A version of this story appears in Friday’s Weekend Look section of The Oklahoman.
Jim Halsey reflects on his long career as a music impresario
The longtime Tulsan is the subject of the “Starmaker” exhibit, featuring photos, posters and memorabilia from Roy Clark, Reba McEntire, Wanda Jackson, The Judds, Merle Haggard and many other musicians he influenced. The exhibit is on view through May 18 at the Gaylord-Pickens Oklahoma Heritage Museum.
Blake Shelton, Keith Urban and Trace Adkins can thank Jim Halsey for their side jobs.
These days, it’s practically commonplace to see country music superstars regularly appearing on national TV shows like “The Voice,” “American Idol” and “The Celebrity Apprentice.” When the premier artist manager, agent and impresario known as the “Starmaker” started his career in 1949, however, “people even in the summertime, if they were listening to country music they had the window rolled up.”
“But we tried to popularize country music to the world. And in order to do that, you had to take it around the world. And we did that,” Halsey said in a phone interview from his longtime home base of Tulsa.
“To me, there’s nothing impossible. In the beginning in country music, everybody said, ‘Oh, they won’t buy country music’ or ‘they don’t play country music’ or ‘the television networks don’t use country music.’ And I made up my mind I was gonna overcome that barrier. I was more challenged by somebody telling me that it can’t be done than I was just looking at something that was maybe normal and still successful and all that.”
Halsey’s successful six-decade career is showcased in the exhibit “Starmaker: Jim Halsey and the Legends of Country Music,” on view through May 18 at the Gaylord-Pickens Oklahoma Heritage Museum.’
“It’s not really about me, either. It’s about all the artists that I represented. It’s not a Jim Halsey collection. It’s a collection of people that worked with Jim Halsey, so that’s gratifying,” he said.
“I kind of get overwhelmed myself sometimes. I think ‘Man, what an honor to work with Mr. James Brown. Wow.’”
In honor of its sixth anniversary, the museum is offering free admission Saturday, said Shelley Rowan, marketing director of the Oklahoma Heritage Association, making it an ideal time to view the Halsey exhibit.
“Here at the museum, we always support pride and Oklahoma, and he stayed and made it his home base,” Rowan said.
A native of Independence, Kan., Halsey, 82, said Tulsa was the big city he traveled to growing up.
“I remember my uncle who lived here in Tulsa taking me to see Bob Wills’ live broadcast on KVOO,” he said. ‘So I became interested in music and … by the time I was 18 I wanted to be a promoter.”
He started out promoting dates for Western swing musician Leon McAuliffe, but his big break came in 1951, when country star Hank Thompson asked Halsey to handle his business affairs. The future “Starmaker” formed Jim Halsey Co. Talent Agency in 1951 in Oklahoma with Thompson as his first client.
He subsequently discovered Wanda Jackson and Roy Clark. His roster eventually grew to 40 or 50 stars; at its height, the Jim Halsey Company was the largest country music agency in the world. He sold his booking agency to William Morris Agency in 1990 and shifted his focus to educating people on how to make it in the music business.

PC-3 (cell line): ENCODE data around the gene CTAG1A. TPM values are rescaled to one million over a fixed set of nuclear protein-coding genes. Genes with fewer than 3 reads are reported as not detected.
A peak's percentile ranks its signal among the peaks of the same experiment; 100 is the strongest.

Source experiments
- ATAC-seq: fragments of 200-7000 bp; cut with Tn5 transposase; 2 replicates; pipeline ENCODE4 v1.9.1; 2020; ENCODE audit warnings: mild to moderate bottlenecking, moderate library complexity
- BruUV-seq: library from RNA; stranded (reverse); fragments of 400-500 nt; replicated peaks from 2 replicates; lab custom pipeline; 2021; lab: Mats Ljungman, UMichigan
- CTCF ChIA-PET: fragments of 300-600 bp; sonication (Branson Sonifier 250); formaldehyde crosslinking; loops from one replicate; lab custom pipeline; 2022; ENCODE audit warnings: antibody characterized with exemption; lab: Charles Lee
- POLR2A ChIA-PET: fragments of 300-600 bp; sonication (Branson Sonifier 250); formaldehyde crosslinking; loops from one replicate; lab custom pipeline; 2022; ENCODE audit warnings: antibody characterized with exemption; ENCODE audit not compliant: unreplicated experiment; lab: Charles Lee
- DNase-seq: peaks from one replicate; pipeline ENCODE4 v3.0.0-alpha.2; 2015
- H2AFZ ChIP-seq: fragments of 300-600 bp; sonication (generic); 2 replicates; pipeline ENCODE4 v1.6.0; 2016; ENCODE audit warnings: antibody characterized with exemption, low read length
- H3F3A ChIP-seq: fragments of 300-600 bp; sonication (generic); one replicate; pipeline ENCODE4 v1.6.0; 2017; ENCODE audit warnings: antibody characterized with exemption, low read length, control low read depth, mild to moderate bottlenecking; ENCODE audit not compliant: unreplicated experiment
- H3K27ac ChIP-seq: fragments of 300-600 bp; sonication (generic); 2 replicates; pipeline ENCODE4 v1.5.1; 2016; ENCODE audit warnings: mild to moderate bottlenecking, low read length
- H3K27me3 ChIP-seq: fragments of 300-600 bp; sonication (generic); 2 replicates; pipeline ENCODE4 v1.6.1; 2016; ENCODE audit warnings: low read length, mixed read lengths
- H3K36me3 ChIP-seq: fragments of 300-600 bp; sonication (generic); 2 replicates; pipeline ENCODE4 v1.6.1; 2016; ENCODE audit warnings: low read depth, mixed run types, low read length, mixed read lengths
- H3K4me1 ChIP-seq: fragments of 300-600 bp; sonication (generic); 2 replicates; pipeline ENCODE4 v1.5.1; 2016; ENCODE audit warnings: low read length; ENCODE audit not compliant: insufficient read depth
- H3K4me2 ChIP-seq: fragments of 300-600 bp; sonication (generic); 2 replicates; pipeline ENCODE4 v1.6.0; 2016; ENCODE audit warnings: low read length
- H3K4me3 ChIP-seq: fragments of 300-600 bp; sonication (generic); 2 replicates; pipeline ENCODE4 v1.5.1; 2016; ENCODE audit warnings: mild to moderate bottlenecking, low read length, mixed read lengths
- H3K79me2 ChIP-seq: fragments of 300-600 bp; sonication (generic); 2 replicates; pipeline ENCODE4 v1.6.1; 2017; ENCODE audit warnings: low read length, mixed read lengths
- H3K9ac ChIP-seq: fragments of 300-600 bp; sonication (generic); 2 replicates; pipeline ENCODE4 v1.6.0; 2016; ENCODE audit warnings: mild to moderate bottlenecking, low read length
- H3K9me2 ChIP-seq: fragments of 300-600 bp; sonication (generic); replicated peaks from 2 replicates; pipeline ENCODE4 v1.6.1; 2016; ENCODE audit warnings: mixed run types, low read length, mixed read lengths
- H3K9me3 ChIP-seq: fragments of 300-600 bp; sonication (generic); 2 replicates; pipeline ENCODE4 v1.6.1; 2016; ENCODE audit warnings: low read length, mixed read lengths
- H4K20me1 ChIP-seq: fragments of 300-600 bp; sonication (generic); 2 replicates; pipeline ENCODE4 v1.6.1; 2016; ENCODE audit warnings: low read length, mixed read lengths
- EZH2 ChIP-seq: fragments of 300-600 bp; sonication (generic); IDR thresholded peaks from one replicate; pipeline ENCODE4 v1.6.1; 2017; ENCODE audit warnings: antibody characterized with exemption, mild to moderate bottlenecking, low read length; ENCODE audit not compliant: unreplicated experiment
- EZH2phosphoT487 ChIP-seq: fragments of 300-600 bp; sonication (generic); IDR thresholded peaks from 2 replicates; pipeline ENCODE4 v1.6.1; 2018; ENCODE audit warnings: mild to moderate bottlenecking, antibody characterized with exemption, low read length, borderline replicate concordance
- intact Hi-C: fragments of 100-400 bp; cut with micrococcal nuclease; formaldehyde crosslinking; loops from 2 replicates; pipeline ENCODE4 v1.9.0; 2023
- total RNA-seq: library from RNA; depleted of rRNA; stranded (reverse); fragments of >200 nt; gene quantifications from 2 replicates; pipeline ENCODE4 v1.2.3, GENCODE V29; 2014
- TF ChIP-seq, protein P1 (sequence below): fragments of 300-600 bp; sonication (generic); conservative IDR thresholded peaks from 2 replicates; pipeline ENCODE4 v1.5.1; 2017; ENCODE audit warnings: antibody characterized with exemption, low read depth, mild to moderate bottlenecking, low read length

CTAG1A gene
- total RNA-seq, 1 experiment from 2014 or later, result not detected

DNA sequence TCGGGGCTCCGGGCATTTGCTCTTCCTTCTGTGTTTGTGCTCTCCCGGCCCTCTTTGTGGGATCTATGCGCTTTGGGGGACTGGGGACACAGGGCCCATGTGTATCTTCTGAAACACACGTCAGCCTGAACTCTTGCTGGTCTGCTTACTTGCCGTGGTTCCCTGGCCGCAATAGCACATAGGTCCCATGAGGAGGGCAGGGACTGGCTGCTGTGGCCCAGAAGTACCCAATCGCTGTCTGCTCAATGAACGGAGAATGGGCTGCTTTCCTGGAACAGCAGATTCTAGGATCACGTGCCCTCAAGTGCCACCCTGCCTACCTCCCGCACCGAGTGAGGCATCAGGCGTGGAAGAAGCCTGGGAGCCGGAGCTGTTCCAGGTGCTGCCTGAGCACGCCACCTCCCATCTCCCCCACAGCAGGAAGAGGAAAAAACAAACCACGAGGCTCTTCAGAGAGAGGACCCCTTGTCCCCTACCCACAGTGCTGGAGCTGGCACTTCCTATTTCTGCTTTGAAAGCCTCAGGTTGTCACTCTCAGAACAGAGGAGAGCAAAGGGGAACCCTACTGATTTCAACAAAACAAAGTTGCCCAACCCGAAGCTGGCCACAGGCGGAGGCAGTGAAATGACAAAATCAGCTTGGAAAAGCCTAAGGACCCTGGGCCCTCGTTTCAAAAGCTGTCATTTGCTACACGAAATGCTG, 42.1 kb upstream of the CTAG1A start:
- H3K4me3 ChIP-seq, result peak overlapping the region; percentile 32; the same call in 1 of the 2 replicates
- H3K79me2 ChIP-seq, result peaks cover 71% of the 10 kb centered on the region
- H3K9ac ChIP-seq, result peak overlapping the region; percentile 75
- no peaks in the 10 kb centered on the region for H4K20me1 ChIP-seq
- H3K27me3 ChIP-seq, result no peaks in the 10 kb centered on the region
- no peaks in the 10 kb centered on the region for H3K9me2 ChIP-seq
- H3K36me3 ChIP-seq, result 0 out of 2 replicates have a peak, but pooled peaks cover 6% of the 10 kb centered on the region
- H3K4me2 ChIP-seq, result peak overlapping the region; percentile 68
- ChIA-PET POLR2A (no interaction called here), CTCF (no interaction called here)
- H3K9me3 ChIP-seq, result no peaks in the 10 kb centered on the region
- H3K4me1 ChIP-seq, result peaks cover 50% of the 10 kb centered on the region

The “Starmaker” exhibit, which shares the title of his 2010 book, features an array of photos, posters and memorabilia from the veritable galaxy of country music stars Halsey has worked with in his more than six-decade career.
Stars on the gallery floor are emblazoned with famous names like Minnie Pearl, Mel Tillis, Waylon Jennings, Ronnie Milsap and others he has represented, advised or influenced. The exhibit is packed with gold records from Reba McEntire, Merle Haggard and Dwight Yoakam, a Roy Clark banjo, one of Jana Jae’s signature blue fiddles and pink guitars from Jody Miller and Wanda Jackson.
Lavishly adorned performance suits Nudie Cohn designed for Thompson and Cohn’s protégé/son-in-law Manuel Cuevas devised for Duane Allen of the Oak Ridge Boys also are showcased.
“It really is so impressive, the embroidery and the rhinestone work,” Rowan said. “On the Nudie, there’s even rhinestones on each of the belt loops. … It was designed for Hank Thompson, and in the 1950s when he made it, it was $10,000.”
The exhibit even includes Halsey’s signature red 1980s mobile phone. He still uses a red handset, only these days he hooks it to an iPhone.
“It’s a little updated and it’s cellular,” he said with a laugh. “That was like mobile radio back then,” he said, adding you had to get an operator to dial for you. “And it was very, very expensive to make a phone call on that. It was like $4 a call or something. It was crazy, but sometimes that $4 call maybe made you a big deal somewhere.”
Several prized keepsakes come from his 1976 and 1988 tours of the Soviet Union with Roy Clark and the Oak Ridge Boys, the two artists he continues to represent.
“Nobody had been behind the Iron Curtain with country music — and we were the first. And we knocked the doors down,” he said. “We just fit in. They were just people to us.”
He also booked his country artists for shows in Europe, Asia, Africa and South America and expanded the format’s reach stateside into then-unlikely venues including Madison Square Garden, Radio City Music Hall and Carnegie Hall.
“I’m a dreamer, I’m a visionary, I’m one of those people that has an undeniable, unrelenting quest for something in the future and something new. And to me, to this day, nothing is impossible,” Halsey said.
“I still follow my dreams today.”
“Starmaker: Jim Halsey and the Legends of Country Music”
When: Through May 18.
Where: Gaylord-Pickens Oklahoma Heritage Museum, 1400 Classen Drive.
Anniversary celebration: The museum is offering free admission and special activities Saturday in honor of its sixth birthday.